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limiting indeterminate tomato height

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limiting indeterminate tomato height

Post  jarity on 4/19/2016, 11:37 am

Hello,
I am considering indeterminate tomatoes this year. I have a rooftop garden 2 x 3 ft.
Previously i have grown determinate but would like to try indeterminate this yr. to maximize production. Problem is i am limited to a 2ft wide times 3ft length planter.  Trellis ht. is limited to 3 ft.
Could i top the main stem  at 3ft. and let 2 or 3 suckers grow from the bottom and top all at 3 ft. forcing them to  spread out ?

Or-could i train  2 or 3 main stems to grow down as they reach the 3 ft height weaving it up and down thru the trellis over the 3ft width?
has anyone tried containing tomatoes in this fashion before?
thanx for suggestions

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Re: limiting indeterminate tomato height

Post  landarch on 4/19/2016, 1:52 pm

I wonder if you could just keep training them sideways on the trellis in lieu of topping off (concerned about sun scalding any fruit)?

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like a zig zag?

Post  jarity on 4/19/2016, 2:24 pm

i take it you mean like a zig zag from side to side as the stems climb.

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Re: limiting indeterminate tomato height

Post  Kelejan on 4/19/2016, 4:17 pm

Give it a try, jarity.

[_
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But a bit more exaggerated than that.


Last edited by Kelejan on 4/19/2016, 4:35 pm; edited 1 time in total

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Re: limiting indeterminate tomato height

Post  CapeCoddess on 4/19/2016, 4:27 pm

I wove up and down and back up last year.  Only topped off to get the green ones to ripen up before the season was over.

I'm guessing you'll have 3 plants along that trellis so maybe you could try 2 or 3 ways and see which you like best.  That's part of the fun of gardening, we get to experiment.
Very Happy
CC

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I will try Kelejan's configuration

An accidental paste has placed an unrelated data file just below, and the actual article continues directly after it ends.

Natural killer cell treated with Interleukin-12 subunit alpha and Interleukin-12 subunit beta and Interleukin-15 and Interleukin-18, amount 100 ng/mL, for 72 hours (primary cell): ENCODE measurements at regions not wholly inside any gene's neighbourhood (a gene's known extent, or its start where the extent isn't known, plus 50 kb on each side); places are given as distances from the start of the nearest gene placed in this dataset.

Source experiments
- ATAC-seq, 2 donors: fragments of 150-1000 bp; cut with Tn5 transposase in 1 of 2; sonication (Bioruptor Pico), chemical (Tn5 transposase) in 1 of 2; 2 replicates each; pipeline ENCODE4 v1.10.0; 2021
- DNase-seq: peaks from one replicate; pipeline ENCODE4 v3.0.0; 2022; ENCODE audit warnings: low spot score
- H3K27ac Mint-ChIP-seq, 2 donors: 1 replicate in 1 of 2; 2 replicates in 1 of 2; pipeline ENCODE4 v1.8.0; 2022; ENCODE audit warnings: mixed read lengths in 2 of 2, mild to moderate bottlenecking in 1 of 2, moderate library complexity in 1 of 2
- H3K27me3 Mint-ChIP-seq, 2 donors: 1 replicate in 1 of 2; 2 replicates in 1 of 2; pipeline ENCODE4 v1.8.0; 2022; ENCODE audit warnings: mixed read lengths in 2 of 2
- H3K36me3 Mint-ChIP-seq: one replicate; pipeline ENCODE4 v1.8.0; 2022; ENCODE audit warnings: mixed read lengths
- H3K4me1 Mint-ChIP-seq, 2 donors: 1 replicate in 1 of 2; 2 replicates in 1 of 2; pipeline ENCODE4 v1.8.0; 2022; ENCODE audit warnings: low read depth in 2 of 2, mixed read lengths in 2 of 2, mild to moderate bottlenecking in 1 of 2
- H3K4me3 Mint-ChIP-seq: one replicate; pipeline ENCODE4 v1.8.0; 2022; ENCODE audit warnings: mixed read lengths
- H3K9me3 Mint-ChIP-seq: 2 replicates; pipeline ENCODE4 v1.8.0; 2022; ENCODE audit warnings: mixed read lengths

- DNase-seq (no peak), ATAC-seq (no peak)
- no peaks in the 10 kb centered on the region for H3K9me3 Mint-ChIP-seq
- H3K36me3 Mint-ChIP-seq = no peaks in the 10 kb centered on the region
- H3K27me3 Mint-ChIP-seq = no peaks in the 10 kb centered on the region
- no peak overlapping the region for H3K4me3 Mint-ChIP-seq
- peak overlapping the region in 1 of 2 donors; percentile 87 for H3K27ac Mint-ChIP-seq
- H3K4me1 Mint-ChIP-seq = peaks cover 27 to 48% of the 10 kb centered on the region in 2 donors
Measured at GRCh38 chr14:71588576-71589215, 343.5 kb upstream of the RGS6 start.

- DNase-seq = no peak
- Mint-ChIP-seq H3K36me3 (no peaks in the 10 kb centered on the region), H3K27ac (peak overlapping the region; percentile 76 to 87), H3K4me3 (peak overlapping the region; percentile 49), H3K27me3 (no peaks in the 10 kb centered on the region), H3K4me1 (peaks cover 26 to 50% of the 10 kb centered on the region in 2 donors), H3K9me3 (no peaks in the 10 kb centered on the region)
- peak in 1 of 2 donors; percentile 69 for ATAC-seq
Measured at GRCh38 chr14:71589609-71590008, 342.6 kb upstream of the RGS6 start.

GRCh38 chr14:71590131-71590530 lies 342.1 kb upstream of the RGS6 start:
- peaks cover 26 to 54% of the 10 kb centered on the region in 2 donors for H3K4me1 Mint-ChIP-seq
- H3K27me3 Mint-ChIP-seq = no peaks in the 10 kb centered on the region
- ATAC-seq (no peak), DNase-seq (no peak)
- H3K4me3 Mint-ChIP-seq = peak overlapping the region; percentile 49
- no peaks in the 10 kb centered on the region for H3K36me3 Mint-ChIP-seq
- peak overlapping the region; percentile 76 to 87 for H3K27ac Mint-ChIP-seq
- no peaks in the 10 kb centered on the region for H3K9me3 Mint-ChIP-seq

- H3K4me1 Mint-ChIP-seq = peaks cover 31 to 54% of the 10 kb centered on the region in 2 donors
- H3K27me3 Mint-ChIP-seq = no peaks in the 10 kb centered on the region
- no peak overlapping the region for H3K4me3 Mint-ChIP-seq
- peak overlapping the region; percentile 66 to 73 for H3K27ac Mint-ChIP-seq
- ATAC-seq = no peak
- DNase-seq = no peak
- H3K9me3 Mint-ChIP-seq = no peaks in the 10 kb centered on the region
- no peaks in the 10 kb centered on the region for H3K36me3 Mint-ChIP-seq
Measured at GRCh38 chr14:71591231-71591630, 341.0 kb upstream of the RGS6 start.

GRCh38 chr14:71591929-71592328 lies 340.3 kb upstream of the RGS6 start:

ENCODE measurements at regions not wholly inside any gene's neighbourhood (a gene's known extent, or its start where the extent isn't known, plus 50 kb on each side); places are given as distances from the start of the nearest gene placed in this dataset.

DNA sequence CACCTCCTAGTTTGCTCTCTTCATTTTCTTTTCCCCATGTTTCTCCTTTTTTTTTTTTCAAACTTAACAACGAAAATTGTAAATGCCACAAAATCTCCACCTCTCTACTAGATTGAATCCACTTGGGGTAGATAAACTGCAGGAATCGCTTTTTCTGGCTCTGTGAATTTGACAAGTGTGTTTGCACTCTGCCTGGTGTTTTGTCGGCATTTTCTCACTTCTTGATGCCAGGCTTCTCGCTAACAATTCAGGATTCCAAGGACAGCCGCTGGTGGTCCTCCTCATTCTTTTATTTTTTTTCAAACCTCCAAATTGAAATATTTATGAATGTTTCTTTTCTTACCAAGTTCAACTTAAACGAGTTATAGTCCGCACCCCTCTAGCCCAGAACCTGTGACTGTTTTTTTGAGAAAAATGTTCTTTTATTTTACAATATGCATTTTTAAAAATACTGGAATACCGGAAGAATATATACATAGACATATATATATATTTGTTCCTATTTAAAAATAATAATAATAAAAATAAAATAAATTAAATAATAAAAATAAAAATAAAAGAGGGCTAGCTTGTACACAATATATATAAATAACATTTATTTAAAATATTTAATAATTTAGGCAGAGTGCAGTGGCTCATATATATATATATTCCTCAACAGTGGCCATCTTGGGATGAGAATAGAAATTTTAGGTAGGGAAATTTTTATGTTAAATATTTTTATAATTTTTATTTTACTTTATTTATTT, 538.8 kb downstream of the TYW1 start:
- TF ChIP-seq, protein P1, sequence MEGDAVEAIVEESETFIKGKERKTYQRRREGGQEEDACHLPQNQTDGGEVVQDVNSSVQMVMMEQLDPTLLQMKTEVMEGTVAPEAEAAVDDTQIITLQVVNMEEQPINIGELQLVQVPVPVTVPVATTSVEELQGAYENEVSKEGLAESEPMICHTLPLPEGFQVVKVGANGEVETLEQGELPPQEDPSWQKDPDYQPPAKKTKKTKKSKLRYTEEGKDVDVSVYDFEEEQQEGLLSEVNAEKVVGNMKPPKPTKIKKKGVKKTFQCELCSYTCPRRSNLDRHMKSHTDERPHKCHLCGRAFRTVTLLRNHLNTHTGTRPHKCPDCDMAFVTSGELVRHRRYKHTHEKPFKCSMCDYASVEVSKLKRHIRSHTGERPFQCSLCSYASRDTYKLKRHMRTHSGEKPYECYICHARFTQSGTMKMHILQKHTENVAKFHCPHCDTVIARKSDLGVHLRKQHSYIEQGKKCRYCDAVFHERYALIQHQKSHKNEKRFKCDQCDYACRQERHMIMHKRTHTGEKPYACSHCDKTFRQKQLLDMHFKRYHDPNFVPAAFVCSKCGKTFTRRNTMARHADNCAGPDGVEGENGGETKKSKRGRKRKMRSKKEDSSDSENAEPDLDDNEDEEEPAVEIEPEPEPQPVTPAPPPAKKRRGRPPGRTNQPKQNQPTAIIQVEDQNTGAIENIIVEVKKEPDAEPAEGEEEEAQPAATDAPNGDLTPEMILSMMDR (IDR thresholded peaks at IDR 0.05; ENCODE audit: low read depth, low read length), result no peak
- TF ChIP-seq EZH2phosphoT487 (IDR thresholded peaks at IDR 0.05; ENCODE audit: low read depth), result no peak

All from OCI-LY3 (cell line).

Post  jarity on 4/19/2016, 5:16 pm

Also since posting this have read up on a third variety called semi-determinate.
But...i cannot find any plants and it is too late to try from seeds.
thanx for all of the suggestions.

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Re: limiting indeterminate tomato height

Post  Scorpio Rising on 4/19/2016, 7:15 pm

I agree with CC, let one go whole hog, top one hard, and zigzag the 3rd.  See how it goes!  The whole hogged might do the best, in my previous experience with conventional, unconfined gardens.  

AND keep detailed notes about whatever you decide!


Last edited by Scorpio Rising on 4/19/2016, 7:16 pm; edited 1 time in total (Reason for editing : Keep note.....yeah.)

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Re: limiting indeterminate tomato height

Post  camprn on 4/19/2016, 7:43 pm

You could also train the vines overhead.

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Re: limiting indeterminate tomato height

Post  sanderson on 4/20/2016, 3:39 am

I have Homestead marked as a semi-determinant. I had a Roma get 8' tall in a bed. Go figure.

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i will try the shot gun approach as per cc

Post  jarity on 4/20/2016, 1:04 pm

thanx for the suggestions,
after 4 or 5 hours combing the web  i do think the suggestion by cc is what i will try. But instead of 3 plants i think to go with 2. Very confusing as my research shows,one plant per sq. if pruned to a single stem. another says i plant per 18" min.(all indeterminate of course.)
So 2 early girl plants @ 18" and using the other front spaces for salads. That is for my 2 rows 3 column 2' x 3' rooftop garden space
hope this works!!
(and will keep notes as suggested)

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Re: limiting indeterminate tomato height

Post  Scorpio Rising on 4/20/2016, 10:03 pm

Notes. Yes. study Go for it!

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Re: limiting indeterminate tomato height

Post  reynajrainwater on 4/21/2016, 1:22 am

Just adding my 2 cents. I planted 1 tomato plant per square foot and have kept them to a single stem. They are doing great.

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Re: limiting indeterminate tomato height

Post  Windmere on 4/21/2016, 7:39 am

@jarity wrote:Also since posting this have read up on a third variety called semi-determinate.
But...i cannot find any plants and it is too late to try from seeds.
thanx for all of the suggestions.
Jarity, I thought I would also add my 2 cents.  I know it is too late for seed starting, but for next year:  There is a great semi-determinate called "Lizzano."  It is a "patio" hybrid and it heavily produces cherry size tomatoes till first frost.

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